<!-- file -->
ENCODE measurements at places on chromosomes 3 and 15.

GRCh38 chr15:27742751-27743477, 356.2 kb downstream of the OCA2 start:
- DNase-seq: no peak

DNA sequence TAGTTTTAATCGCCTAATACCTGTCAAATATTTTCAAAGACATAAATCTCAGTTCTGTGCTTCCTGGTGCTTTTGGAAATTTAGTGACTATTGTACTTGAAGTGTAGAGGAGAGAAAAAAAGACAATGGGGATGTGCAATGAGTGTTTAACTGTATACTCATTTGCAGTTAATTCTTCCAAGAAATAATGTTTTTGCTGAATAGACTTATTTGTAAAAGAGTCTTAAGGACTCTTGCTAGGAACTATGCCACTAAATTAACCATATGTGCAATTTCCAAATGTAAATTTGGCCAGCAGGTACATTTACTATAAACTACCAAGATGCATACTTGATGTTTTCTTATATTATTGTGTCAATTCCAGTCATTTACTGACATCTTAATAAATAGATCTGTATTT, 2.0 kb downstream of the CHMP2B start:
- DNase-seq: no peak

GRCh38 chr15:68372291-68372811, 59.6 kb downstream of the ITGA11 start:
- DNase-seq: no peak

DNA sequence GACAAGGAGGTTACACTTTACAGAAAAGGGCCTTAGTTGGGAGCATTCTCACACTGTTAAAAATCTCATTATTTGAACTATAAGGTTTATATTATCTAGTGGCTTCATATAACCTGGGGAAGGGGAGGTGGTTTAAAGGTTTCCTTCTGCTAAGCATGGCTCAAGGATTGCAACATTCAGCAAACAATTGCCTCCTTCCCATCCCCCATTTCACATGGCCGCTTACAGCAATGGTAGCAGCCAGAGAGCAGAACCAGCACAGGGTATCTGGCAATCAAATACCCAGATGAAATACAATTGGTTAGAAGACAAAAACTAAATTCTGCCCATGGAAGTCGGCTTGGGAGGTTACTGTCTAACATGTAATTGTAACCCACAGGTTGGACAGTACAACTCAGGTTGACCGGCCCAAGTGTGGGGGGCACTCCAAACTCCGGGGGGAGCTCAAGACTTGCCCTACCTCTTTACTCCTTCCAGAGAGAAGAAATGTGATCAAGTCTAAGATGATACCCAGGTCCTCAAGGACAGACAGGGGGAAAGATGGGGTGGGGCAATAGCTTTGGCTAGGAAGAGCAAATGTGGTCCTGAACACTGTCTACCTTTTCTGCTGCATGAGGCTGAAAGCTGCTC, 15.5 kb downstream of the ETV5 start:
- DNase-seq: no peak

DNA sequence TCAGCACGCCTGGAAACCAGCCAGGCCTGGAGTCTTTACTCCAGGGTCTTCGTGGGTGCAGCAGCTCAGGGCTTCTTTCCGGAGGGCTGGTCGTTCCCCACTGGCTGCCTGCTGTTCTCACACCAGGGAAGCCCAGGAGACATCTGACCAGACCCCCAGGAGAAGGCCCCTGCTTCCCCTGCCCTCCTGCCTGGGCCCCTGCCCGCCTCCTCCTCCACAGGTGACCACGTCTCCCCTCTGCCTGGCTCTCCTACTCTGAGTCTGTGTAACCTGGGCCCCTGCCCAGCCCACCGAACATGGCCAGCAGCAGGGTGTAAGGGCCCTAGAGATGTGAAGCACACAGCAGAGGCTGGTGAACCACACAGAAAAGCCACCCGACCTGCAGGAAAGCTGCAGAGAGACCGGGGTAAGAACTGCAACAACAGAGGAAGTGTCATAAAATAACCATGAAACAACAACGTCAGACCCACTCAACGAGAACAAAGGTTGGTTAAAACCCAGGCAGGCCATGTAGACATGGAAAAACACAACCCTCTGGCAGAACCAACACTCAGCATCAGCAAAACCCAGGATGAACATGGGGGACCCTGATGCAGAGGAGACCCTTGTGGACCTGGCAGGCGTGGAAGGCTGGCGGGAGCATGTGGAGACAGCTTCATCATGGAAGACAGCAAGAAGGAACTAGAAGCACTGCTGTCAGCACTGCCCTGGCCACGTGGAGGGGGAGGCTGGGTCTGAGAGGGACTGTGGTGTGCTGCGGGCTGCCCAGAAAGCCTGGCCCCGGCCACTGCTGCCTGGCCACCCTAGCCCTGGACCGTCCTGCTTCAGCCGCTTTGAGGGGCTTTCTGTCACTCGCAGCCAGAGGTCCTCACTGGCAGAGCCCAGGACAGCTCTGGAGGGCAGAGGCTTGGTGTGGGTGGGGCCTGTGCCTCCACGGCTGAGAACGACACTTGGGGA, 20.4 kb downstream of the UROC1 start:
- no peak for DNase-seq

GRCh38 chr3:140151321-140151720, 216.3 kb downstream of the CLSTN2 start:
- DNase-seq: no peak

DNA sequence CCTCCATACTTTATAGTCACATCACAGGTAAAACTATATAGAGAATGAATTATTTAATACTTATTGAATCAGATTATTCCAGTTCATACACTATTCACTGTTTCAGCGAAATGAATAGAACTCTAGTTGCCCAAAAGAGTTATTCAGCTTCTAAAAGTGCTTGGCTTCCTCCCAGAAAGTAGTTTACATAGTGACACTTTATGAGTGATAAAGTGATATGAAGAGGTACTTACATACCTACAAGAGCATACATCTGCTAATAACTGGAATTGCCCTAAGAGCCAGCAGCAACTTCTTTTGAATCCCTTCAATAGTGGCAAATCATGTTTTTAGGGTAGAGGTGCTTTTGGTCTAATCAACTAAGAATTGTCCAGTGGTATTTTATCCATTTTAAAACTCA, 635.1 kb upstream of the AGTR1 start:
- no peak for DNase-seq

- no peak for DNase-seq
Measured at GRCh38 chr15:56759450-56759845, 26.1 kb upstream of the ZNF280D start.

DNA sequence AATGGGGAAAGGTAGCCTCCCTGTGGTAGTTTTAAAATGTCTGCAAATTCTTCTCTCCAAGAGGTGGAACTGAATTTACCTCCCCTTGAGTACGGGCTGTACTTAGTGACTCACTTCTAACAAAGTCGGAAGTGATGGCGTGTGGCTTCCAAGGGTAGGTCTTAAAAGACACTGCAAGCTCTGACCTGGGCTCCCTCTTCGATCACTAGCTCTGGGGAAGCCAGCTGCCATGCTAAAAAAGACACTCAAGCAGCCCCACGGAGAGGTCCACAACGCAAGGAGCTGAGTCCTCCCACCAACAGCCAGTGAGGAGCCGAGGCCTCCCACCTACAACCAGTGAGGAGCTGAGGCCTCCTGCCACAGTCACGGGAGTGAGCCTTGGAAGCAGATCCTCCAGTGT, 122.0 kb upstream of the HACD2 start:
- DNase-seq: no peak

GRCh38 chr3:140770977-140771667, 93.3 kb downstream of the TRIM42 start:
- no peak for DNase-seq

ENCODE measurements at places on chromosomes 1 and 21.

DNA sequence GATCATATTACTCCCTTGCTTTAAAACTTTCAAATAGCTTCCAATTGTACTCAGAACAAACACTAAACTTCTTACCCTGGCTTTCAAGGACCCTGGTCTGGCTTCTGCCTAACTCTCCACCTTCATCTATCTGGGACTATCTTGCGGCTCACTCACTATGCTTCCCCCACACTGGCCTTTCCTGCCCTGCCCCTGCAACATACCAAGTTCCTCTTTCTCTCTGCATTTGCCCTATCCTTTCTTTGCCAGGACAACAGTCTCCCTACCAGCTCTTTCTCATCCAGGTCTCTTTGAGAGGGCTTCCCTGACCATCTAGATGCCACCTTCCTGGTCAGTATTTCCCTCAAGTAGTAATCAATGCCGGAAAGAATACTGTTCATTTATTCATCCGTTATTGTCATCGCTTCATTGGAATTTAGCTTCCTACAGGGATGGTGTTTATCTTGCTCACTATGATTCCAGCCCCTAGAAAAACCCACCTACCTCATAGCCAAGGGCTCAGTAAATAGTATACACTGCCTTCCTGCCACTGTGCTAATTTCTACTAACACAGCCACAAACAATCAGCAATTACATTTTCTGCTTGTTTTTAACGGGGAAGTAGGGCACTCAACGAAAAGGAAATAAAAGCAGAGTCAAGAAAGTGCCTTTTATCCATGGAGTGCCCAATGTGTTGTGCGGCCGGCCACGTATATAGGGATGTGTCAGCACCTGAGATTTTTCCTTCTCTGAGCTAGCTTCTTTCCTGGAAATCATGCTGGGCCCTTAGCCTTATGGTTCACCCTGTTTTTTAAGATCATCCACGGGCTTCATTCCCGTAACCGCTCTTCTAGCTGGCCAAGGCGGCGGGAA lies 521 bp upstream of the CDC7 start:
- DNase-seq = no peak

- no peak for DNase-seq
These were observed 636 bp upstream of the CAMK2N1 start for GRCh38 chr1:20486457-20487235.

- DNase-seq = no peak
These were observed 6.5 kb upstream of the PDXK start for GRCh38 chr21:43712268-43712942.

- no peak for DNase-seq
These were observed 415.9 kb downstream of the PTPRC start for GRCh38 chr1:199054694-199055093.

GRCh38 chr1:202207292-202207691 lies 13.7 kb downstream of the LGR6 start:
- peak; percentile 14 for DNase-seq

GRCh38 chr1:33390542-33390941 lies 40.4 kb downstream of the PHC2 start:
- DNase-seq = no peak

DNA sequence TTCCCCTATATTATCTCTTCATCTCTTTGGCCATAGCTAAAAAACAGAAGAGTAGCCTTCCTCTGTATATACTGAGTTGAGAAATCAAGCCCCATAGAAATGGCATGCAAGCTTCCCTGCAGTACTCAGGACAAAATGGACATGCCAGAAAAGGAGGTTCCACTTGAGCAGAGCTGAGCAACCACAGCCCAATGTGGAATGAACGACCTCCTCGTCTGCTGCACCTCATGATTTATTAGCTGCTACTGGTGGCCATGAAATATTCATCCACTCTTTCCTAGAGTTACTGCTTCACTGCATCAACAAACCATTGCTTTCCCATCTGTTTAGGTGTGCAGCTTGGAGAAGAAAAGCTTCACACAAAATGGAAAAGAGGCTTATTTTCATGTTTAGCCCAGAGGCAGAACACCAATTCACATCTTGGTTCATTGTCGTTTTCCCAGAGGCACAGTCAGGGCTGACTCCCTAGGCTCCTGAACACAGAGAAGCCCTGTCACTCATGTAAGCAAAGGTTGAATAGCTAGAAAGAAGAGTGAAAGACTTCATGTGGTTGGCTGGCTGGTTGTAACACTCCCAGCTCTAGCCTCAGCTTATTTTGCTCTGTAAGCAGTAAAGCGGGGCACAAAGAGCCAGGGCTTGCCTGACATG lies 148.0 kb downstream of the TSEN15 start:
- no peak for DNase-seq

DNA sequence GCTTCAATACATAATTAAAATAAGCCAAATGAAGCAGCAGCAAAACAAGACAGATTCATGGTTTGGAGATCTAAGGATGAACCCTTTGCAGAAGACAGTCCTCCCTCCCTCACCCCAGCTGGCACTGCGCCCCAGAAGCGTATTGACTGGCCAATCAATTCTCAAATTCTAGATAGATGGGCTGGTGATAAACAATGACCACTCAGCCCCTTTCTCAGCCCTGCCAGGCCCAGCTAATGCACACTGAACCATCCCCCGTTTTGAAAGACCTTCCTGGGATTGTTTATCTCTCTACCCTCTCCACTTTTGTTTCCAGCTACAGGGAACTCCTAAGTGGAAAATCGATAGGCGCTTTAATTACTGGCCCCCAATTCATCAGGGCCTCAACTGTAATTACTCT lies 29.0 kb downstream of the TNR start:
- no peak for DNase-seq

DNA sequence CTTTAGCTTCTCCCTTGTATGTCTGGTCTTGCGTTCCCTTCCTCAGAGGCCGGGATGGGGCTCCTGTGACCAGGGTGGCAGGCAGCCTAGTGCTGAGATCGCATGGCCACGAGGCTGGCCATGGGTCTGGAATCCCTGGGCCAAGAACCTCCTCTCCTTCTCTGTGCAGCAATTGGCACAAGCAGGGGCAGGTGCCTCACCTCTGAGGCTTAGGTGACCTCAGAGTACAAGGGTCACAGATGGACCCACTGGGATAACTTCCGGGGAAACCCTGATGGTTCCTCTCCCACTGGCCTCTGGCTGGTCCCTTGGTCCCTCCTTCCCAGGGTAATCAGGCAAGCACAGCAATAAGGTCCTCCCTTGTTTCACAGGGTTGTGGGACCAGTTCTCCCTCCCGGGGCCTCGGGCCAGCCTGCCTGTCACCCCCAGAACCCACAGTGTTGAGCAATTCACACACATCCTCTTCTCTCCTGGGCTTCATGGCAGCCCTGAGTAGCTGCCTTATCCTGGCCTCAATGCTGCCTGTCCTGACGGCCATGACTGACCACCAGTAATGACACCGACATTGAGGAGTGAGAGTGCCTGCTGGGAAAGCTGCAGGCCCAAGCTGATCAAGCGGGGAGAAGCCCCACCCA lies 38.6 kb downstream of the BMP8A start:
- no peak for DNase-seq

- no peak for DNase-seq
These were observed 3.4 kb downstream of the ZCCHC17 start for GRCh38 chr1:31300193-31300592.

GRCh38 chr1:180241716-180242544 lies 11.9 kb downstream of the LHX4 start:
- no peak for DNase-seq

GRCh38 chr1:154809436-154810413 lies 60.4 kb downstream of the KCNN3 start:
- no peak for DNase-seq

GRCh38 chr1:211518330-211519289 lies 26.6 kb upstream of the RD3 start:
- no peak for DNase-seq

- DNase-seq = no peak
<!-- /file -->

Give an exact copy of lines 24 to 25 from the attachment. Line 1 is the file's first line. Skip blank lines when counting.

- DNase-seq = no peak

- no peak for DNase-seq